Principles/conditions for self-organization in human systems

Dear reader,

The following is an excerpt from my research into self-organisation in human/social systems.

The visual representation is in Dutch. I have to find this visual representation again since I am re-editing this post.

Below, a translation of the conditions/principles for self-organization in human systems.

  1. Distribution of control/authority.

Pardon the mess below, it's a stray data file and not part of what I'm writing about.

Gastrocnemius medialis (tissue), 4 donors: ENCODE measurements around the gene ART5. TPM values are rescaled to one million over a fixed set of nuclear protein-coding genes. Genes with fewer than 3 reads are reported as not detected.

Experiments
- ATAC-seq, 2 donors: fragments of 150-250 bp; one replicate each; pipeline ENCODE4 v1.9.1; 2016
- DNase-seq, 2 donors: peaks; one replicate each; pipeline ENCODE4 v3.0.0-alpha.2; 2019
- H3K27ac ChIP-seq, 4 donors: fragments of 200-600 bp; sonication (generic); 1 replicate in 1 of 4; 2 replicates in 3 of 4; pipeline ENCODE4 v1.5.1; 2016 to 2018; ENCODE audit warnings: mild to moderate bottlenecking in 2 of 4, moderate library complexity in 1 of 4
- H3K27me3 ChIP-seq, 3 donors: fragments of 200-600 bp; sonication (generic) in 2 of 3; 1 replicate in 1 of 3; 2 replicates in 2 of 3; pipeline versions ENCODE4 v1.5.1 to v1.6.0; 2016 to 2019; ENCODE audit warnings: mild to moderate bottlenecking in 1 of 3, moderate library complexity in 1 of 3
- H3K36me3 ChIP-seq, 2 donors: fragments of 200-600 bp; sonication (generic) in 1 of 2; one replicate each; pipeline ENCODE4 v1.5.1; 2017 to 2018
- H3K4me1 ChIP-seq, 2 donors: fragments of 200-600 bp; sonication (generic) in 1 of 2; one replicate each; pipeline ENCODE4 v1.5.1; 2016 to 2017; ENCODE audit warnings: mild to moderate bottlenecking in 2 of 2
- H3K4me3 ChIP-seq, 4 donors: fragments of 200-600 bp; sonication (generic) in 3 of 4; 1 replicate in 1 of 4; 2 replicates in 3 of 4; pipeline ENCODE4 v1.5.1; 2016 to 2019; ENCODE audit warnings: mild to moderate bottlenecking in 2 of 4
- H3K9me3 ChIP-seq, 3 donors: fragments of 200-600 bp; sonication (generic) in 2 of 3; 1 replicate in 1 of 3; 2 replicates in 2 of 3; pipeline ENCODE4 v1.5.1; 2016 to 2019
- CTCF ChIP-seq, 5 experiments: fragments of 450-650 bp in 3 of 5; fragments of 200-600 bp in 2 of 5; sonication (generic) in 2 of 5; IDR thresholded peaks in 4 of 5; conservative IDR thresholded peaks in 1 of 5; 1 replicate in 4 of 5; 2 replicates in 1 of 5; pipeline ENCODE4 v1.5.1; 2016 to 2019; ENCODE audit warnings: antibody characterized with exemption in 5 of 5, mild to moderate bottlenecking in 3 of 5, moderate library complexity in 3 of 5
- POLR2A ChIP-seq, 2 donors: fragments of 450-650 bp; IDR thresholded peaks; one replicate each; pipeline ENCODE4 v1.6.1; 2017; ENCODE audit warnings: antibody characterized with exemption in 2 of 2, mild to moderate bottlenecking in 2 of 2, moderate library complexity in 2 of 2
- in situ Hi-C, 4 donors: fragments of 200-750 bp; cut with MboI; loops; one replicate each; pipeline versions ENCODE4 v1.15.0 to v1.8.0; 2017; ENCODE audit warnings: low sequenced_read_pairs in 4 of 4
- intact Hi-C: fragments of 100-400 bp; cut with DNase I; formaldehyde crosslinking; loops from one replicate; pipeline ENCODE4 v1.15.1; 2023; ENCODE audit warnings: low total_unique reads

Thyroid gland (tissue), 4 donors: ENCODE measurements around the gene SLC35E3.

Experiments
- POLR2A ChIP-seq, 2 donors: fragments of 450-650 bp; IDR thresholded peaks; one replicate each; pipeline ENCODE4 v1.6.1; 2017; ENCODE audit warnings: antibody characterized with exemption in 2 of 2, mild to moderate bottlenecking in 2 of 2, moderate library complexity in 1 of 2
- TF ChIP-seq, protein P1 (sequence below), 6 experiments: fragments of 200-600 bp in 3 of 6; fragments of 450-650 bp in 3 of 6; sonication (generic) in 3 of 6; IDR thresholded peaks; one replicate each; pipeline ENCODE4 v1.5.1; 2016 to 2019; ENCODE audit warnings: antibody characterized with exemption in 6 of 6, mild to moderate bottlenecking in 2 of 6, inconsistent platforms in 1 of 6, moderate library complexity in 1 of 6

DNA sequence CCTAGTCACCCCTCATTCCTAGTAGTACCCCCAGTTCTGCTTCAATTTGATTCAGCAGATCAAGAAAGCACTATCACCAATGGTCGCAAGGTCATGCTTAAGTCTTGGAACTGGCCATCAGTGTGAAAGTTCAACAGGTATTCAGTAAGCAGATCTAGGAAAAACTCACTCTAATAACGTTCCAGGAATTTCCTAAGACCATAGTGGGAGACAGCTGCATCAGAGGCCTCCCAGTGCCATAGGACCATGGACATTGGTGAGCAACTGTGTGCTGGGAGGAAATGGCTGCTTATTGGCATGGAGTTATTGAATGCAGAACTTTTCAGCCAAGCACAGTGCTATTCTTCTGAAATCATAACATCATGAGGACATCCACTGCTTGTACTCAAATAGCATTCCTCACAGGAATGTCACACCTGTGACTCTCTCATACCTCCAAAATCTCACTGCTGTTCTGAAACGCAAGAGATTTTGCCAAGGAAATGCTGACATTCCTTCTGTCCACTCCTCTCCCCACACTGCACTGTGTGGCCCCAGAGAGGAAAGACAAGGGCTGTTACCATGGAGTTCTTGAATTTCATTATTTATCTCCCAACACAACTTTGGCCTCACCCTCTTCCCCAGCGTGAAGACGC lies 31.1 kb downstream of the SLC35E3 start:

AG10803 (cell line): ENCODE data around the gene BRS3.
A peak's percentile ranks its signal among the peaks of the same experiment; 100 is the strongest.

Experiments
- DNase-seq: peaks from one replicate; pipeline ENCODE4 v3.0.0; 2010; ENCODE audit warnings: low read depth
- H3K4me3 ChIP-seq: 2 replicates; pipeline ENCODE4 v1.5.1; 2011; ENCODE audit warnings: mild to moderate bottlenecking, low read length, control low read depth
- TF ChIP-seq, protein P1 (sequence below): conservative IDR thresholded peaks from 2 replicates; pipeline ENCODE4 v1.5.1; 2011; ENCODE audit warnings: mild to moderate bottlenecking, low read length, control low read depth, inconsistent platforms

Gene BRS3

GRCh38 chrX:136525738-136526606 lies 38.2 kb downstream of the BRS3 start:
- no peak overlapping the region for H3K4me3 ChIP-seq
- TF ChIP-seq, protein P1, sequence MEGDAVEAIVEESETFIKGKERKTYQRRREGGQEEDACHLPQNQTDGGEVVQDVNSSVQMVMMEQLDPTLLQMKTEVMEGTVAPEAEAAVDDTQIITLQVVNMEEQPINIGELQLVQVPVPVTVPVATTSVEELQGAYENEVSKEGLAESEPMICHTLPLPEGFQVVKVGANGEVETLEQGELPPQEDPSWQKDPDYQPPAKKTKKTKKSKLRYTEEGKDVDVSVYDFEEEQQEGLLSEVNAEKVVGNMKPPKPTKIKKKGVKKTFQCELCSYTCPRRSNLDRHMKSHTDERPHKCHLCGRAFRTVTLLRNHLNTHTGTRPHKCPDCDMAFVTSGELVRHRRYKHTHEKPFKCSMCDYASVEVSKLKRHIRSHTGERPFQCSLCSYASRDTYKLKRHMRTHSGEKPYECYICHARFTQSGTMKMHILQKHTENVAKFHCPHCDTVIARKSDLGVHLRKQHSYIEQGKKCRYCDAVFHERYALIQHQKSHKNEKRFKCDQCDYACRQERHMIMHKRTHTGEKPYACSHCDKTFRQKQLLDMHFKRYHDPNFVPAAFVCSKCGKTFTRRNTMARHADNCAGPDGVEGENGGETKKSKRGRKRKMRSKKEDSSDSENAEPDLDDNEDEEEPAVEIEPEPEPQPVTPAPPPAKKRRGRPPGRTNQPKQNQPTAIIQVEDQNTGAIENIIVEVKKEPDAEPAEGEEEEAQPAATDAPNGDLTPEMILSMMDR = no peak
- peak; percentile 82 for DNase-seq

Distribution of authority makes any system (highly) complex, and, therefore, self-organizing, because the freedom of each agent participating or partaking in such a system is increased, which creates a chaotic context to work with. The chaos and tensions between all agents are more likely to rise compared to mere complicated systems in which there exist more of a typical boss hierarchy.  Due to the level of distributed control in an organisation one can perhaps predict in the same changes the weather can be predicted what the level of chaos will be. This chaos, however, creates the fuel for novelty to potentially occur. This can be linked to the understanding of having many ‘question marks’ in your business portfolio rather then ‘cash cows’. These questions ‘marks’ services and/or products can perhaps easily turn into ‘cash cows’ if the self-organization of such a system allows some form of token system, by which trade can occur, in the equation. If one reads the book; extreme economies by Richard Davies one can understand that not everything can be used as a token. Token systems are a topic on its own I would like to study more about. So new pathways are continuously explored and tested, first using mental models, then testing it out in the real to see which path(s) to take are the best ‘fit’ based around external tensions the system has with other systems in the environment these systems are ‘nested’ in. Nested systems are a topic on its own I will share more about as well. The chaos caused by the competition and cooperation of the agents in the organization is, therefore, necessary to put the system far from equilibrium, on the edge of chaos, so that the whole organization can continuously evolve according to its (dynamic and grounded) purpose. Which brings me to the following principle;